Two Ottawa women feel that the information is “too important to leave alone”
Two Ottawa women are doing their part to spread information linking induced abortion with an increased risk of breast cancer.
Karen Murawsky, public affairs officer with Campaign Life Coalition Ottawa, and partner Lyn Smith, are authors of the report, Women Need to Know. The report is a summary of studies dating back to 1970 which indicate a positive association between the increased rate of breast cancer in women who had terminated their first pregnancy by induced abortion.
While some have questioned the validity of the studies cited in the Women Need to Know report, others argue the research has been buried or even discredited because it undercuts the pro-choice argument that abortion has no long-term health risks.
Murawsky and Smith call for more research into the possible link between breast cancer and termination of a woman’s first pregnancy. They cite a number of statistics showing the rising incidence of breast cancer cases in North America, despite increased public awareness and improved diagnostic methods. Latest figures indicate one in nine Canadian women will develop breast cancer in their lifetime.
“If it is possible that there is any ‘positive association’ between the termination of a first pregnancy and the development of breast cancer, then in-depth, unbiased, objective and prospective research should be done,” the report states. “Women need to know about every aspect of breast cancer in order to make informed decisions about their health.”
Included in the report is discussion of the protective effects of a full-term pregnancy. Citing established medical research, the authors point out how a first full-term pregnancy results in hormonal changes which permanently alter the structure of the female breast. Because of these hormonal changes, the mature breast is better protected against the possibility of developing breast cancer.
First trimester abortion interrupts the maturing process of the female breast and prevents the natural protective mechanism of carrying the first pregnancy to term.
“We don’t want to be seen as scaremongering with this report,” Murawsky said. “We’re not saying that abortion causes breast cancer, only that there appears to be a link between termination of a first pregnancy and an increased risk of developing breast cancer.”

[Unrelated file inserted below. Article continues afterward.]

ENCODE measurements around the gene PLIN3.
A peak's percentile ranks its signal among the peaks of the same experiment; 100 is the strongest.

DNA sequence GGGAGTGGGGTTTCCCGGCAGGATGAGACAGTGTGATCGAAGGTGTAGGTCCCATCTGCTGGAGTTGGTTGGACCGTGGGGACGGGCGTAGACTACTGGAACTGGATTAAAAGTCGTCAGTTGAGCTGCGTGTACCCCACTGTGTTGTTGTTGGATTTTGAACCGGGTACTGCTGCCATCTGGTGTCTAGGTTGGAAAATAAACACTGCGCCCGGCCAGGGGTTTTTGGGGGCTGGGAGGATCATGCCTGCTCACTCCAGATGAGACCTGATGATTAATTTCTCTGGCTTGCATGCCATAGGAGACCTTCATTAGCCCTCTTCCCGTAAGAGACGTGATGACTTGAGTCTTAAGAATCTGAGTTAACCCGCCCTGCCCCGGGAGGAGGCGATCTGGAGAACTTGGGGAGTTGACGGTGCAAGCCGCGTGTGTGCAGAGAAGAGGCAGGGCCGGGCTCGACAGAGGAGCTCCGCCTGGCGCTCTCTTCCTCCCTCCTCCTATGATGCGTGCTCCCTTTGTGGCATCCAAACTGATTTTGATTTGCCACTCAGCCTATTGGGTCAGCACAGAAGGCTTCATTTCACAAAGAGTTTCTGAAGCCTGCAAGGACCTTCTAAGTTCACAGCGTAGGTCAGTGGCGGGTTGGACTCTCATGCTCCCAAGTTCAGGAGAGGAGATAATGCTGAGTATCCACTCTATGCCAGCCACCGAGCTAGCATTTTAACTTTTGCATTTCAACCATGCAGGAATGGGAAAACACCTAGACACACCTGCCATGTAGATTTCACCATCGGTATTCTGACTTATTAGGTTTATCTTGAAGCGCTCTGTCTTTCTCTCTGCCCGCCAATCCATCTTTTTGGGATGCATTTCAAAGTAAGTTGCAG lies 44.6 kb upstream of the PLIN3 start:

Dr. Elizabeth Kaegi, director of medical affairs for both the Canadian Cancer Society and the National Cancer Institute, said abortion-breast cancer studies are not yet definitive.
“There may be some biological merit in the arguments being put forward in this area,” Dr. Kaegi said. “We’re still in the process of reviewing and updating this kind of literature.”
Dr. Kaegi added that the national cancer organizations would have no hesitation making Canadian women aware of the possible risks if studies proved conclusive.
Women Need to Know originated in 1994 when Murawsky and Smith had it presented at the archdiocesan convention of the Ottawa Catholic Women’s League (CWL). A resolution, calling for federal assistance to study the abortion-breast cancer link, was not adopted at the national CWL convention in Thunder Bay. Nonetheless Murawsky and Smith did not want the information to fall into obscurity.
“Obviously this isn’t a full scientific study of the issue,” Murawsky said. “But we felt this information is too important to leave alone. We want to bring this study to the attention of Member of Parliament. It should be something they can’t turn their backs on, especially if we’re to look at all the factors of breast cancer prevention.”
In preparing their report, Murawsky and Smith were encouraged by news of a booklet produced by the Louisiana Department of Health and Hospitals. The booklet, Abortion, Making a Decision, is required reading for every woman seeking an abortion in that state. In its discussion of long-term medical risks of abortion, the book says that while some studies show no link between abortion and increased risk of breast cancer, others reveal a higher risk. “There seems to be a consensus that this issue needs further study,” the book says.
Meanwhile a recent article in the National Review by Dr. Joel Brind highlights the difficulties in reporting the abortion-breast cancer link in the mainstream media. Brind, a researcher of breast cancer at the City University of New York, is one of the authorities cited by Murawsky and Smith in their report. “One needn’t look very far to find the motivation behind the increasingly desperate attempts to prevent public access to the considerable body of evidence of a connection between induced abortion and breast cancer,” Brind wrote. “The reputation of abortion as safe for women is crucial to the ‘pro-choice’ movement.”
Campaign Life Coalition has agreed to take over printing and distribution of the Women Need to Know report.